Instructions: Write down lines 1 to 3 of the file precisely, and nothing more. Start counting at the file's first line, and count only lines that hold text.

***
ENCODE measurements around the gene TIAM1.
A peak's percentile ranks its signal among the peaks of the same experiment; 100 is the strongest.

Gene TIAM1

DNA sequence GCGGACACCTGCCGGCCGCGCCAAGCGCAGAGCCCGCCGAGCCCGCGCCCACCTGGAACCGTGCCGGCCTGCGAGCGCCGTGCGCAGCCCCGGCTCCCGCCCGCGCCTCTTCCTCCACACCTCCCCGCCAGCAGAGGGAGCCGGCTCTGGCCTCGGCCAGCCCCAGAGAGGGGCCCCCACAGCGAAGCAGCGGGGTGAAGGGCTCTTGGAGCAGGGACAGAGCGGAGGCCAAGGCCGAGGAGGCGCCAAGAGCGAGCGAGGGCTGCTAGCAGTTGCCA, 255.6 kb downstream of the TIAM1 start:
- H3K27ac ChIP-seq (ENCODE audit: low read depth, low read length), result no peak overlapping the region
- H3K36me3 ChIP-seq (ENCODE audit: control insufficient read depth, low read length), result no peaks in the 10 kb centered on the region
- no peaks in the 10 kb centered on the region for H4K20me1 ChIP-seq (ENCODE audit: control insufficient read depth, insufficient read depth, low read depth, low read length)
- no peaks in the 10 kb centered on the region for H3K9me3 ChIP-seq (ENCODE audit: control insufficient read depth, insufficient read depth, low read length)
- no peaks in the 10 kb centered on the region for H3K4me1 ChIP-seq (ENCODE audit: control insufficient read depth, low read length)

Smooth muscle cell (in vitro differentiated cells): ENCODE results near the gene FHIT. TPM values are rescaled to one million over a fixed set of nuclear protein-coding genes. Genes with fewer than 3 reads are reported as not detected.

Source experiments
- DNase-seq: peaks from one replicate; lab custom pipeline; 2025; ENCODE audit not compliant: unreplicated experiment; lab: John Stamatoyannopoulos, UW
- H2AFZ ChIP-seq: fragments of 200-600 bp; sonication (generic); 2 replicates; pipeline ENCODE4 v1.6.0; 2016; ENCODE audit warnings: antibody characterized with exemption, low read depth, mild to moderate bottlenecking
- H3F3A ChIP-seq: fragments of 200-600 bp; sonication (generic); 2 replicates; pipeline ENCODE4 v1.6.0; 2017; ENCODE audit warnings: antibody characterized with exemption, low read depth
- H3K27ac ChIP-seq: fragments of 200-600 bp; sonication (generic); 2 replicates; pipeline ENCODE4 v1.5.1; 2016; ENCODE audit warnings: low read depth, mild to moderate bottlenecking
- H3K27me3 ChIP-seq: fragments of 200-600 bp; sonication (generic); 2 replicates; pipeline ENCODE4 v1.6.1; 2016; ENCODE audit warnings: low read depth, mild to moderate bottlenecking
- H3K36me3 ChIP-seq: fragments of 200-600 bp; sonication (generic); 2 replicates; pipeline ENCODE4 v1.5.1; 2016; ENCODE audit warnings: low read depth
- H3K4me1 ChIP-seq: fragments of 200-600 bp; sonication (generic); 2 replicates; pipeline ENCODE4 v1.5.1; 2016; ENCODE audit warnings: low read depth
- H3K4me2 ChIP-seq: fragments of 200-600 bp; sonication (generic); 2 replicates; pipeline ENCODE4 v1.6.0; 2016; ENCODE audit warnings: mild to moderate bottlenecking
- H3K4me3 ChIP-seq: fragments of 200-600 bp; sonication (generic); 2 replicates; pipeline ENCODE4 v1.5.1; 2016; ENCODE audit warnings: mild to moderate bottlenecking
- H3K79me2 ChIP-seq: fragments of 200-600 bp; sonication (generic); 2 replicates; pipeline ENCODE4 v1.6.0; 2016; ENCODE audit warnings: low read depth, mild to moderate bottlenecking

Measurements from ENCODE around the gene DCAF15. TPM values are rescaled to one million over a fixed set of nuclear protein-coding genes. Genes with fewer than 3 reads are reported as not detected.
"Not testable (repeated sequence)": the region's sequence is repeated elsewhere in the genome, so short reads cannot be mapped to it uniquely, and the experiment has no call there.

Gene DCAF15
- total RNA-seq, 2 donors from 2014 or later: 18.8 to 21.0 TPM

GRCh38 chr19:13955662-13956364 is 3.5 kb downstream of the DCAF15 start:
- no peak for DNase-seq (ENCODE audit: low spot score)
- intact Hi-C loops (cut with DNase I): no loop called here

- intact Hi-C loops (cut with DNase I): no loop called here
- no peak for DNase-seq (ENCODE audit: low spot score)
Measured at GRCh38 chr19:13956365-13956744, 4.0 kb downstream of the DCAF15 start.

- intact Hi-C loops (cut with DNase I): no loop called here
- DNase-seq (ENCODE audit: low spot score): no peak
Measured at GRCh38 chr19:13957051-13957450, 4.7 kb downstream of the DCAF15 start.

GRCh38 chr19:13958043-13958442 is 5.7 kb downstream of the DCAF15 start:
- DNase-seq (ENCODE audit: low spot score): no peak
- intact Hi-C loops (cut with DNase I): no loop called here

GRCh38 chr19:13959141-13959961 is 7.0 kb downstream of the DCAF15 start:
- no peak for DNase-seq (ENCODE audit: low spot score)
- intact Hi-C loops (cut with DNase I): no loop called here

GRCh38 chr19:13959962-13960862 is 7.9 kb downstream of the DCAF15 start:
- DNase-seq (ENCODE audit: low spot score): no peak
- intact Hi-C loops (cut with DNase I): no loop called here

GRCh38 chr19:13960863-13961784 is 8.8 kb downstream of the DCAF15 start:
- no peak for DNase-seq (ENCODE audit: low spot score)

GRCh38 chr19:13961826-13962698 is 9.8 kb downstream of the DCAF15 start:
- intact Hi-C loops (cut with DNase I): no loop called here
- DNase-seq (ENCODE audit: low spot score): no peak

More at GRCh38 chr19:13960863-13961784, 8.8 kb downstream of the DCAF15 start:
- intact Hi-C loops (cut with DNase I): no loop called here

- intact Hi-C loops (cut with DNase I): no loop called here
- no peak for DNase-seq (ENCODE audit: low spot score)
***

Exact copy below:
ENCODE measurements around the gene TIAM1.
A peak's percentile ranks its signal among the peaks of the same experiment; 100 is the strongest.

Gene TIAM1